Behind the humanitarian disaster unfolding in Sri Lanka is a catastrophic decision to force all the nation’s farmers to go organic. Tom Leonard in MailOnline has more.
From the ethically sourced produce shops of Islington to the chemical-free acres of the Prince of Wales’s Highgrove farm, you could almost hear the cheering three years ago when Sri Lanka’s future president pledged a revolution.
It wouldn’t be on the streets but in the fields – as Gotabaya Rajapaksa vowed in his successful 2019 election campaign to transform the country into the world’s first fully organic farming nation.
Parroting the claims made for years by Prince Charles and fellow advocates of ‘sustainable farming’, the politician cited health and environmental reasons for this drastic move – in particular brandishing unproven claims of a link between chemical fertilisers and Sri Lanka’s high rate of chronic kidney disease.
Rajapaksa’s commitment to producing 100% of Sri Lanka’s food organically within a decade was accompanied by a ban on the use of all chemical fertilisers, pesticides and herbicides.
The consequences have been nothing short of catastrophic. Going organic – the bold, modern vision of the UK’s green lobby – has triggered the devastation of Sri Lanka’s economy, plunging much of its 22 million-strong population into desperate straits.
The chaos that has engulfed the country – including growing poverty, long queues for essentials, lethal street battles and attacks on the homes of government leaders – is a direct result of this one decision.
Rajapaksa’s announcement last April that the country’s two million farmers had to go organic overnight – and the disaster that has followed – is a timely lesson for all those who have been swept up by the hype surrounding organic food and its promise not only to improve our health but also to help save the planet.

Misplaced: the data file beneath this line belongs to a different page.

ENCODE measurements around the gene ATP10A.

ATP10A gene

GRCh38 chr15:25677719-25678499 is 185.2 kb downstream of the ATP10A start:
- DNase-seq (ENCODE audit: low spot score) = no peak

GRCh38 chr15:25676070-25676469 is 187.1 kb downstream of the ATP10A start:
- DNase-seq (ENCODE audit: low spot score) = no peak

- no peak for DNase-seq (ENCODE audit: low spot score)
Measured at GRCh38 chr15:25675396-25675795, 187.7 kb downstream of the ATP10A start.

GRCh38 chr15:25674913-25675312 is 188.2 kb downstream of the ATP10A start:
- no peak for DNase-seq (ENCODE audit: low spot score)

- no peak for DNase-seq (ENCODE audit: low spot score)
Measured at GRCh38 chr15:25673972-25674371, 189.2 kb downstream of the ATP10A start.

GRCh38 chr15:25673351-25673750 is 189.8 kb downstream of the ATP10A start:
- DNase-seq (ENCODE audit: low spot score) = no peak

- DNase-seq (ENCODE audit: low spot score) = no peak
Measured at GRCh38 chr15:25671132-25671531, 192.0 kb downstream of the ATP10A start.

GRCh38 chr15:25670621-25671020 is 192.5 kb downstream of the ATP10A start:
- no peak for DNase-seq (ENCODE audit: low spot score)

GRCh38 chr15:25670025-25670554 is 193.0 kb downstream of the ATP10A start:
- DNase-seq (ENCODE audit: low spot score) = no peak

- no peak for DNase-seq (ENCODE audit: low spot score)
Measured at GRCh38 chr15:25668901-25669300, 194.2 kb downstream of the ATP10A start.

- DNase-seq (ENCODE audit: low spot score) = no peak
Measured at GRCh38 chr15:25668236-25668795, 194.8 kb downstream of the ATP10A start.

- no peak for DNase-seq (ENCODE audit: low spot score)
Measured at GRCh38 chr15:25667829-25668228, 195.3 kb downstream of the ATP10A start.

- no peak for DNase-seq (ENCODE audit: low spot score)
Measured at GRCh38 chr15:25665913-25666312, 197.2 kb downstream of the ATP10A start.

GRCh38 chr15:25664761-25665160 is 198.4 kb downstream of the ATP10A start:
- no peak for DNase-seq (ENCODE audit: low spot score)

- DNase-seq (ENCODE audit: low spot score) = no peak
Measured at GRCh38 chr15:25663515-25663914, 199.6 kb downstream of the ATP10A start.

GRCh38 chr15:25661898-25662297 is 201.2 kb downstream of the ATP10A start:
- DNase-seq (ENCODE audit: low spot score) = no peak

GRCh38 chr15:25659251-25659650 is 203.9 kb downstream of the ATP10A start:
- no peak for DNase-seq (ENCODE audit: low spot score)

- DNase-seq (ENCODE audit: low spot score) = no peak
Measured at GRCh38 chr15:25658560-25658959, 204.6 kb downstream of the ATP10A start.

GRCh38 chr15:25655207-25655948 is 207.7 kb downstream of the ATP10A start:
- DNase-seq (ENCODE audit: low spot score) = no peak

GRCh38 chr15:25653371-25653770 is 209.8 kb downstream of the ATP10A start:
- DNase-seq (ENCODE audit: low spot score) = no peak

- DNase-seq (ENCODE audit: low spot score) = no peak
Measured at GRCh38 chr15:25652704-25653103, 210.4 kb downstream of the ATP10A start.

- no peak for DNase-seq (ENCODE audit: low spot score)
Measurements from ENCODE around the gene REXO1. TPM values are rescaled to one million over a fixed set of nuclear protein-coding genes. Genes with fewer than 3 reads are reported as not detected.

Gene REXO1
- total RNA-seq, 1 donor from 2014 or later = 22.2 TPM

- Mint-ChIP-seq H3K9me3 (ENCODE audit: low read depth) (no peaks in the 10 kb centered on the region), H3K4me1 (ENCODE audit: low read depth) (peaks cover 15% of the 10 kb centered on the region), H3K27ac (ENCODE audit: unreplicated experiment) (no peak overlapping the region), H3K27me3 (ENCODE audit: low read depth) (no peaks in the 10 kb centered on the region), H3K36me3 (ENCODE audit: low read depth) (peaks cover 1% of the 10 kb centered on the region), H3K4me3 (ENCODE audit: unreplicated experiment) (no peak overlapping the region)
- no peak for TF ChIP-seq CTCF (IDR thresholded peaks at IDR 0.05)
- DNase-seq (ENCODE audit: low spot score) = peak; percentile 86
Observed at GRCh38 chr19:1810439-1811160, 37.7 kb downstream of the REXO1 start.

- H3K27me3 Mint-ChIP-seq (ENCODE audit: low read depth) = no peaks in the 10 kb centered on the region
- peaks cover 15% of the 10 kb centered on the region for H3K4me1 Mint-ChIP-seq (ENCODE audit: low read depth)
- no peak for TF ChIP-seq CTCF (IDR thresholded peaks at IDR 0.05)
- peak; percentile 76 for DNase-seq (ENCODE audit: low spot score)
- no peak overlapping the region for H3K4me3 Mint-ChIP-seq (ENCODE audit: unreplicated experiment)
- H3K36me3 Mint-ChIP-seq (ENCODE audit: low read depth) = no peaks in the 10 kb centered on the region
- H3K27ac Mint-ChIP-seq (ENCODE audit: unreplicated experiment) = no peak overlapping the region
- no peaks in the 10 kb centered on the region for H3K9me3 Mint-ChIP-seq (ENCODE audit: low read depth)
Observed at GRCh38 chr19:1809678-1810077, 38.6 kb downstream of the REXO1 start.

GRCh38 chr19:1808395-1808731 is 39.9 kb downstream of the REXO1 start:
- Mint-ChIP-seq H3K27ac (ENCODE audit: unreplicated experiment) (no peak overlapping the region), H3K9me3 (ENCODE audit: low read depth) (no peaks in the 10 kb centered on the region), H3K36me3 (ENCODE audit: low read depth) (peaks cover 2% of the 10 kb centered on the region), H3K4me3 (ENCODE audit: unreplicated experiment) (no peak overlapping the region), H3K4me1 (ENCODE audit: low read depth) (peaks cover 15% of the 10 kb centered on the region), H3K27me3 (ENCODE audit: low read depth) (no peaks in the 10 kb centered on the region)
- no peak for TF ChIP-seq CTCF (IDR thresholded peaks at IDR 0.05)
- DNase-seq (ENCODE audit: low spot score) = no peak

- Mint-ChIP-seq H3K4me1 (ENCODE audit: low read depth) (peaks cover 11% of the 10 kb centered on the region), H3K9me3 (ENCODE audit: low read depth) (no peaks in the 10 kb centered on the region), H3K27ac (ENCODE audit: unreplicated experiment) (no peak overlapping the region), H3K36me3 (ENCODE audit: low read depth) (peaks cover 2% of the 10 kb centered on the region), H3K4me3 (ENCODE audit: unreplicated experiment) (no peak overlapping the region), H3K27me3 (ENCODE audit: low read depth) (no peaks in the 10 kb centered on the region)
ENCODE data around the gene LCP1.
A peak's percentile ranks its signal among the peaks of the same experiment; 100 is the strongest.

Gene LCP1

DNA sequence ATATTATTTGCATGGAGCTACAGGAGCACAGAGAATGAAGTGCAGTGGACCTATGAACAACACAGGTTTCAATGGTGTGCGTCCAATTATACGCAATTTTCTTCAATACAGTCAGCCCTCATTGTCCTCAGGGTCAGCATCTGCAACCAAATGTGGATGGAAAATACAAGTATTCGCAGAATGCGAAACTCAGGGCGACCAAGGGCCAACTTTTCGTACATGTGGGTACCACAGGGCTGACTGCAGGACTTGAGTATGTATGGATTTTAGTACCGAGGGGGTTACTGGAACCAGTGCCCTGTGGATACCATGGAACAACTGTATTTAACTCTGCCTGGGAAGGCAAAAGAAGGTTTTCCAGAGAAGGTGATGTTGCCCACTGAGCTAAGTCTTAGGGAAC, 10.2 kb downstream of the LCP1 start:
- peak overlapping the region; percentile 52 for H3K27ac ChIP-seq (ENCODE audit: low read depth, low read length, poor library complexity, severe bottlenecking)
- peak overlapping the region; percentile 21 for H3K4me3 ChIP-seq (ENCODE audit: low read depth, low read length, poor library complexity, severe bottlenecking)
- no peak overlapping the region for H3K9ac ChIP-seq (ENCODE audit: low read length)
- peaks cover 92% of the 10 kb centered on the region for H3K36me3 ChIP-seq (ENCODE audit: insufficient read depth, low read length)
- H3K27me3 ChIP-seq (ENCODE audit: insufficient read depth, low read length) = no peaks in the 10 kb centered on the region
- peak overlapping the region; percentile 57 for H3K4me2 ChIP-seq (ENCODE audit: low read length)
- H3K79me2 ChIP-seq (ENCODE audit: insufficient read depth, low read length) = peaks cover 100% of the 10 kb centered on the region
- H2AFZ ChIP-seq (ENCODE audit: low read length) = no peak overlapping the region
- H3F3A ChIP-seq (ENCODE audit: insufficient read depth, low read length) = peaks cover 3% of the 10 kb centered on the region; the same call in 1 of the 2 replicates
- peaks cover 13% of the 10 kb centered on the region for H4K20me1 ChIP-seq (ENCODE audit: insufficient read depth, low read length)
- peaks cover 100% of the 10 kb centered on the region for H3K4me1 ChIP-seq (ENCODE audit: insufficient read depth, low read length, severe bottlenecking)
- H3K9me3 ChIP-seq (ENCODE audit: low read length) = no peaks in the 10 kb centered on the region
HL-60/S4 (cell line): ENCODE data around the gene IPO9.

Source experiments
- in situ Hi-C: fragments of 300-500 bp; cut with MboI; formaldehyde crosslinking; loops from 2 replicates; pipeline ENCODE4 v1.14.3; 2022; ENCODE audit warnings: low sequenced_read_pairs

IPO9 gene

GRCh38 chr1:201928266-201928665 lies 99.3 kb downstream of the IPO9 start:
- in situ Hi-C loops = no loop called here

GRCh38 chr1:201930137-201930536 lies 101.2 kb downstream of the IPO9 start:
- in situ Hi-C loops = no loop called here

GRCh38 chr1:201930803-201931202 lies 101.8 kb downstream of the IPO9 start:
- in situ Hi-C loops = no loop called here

Ironically, Sri Lanka had one of the strongest performing economies in Asia. In 2019, the World Bank upgraded its status to that of an upper middle-income country – only to reverse its decision just months after Rajapaksa was elected.
Soon after he ordered the organic transition, agronomists from the Sri Lanka Agricultural Economics Association warned he was making a terrible mistake. For all his concerns about water contamination, soil degradation, kidney disease and biodiversity damage, the cons of going organic far outweighed the pros, they said.
Studies show crop yields drop by an alarming 30% under organic farming. Since the 1960s, Sri Lanka has subsidised farmers to use synthetic fertiliser, the main catalyst for the doubling of yields for many crops.
Outside the echo chamber of sustainable farming advocates, chemical fertilisers, along with pesticides and herbicides, are universally accepted as essential tools for modern agriculture.
Sri Lanka is heavily dependent on rice to feed itself and on tea to export. Forcing the producers of both crops to go entirely organic, warned experts, would drastically lower their yields – by 35% and 50% respectively. Rice is a nitrogen-intensive crop and is therefore tricky and expensive to grow without chemical fertilisers.
But Rajapaksa and his Government wouldn’t listen to the warnings. When his brother, Mahinda, was president a decade ago, he also encouraged organic farming.
They will no doubt have been motivated by Sri Lanka’s growing reputation as a top destination for eco-tourists, who are drawn to luxury hotels that serve organic food, produced on their own farms.
Shunning conventional food production experts, the Rajapaksas have taken guidance from a cranky ‘civil society movement’ called Viyathmaga, which sums up its values as “Spiritual inside, Technocrat outside”.
Worth reading in full.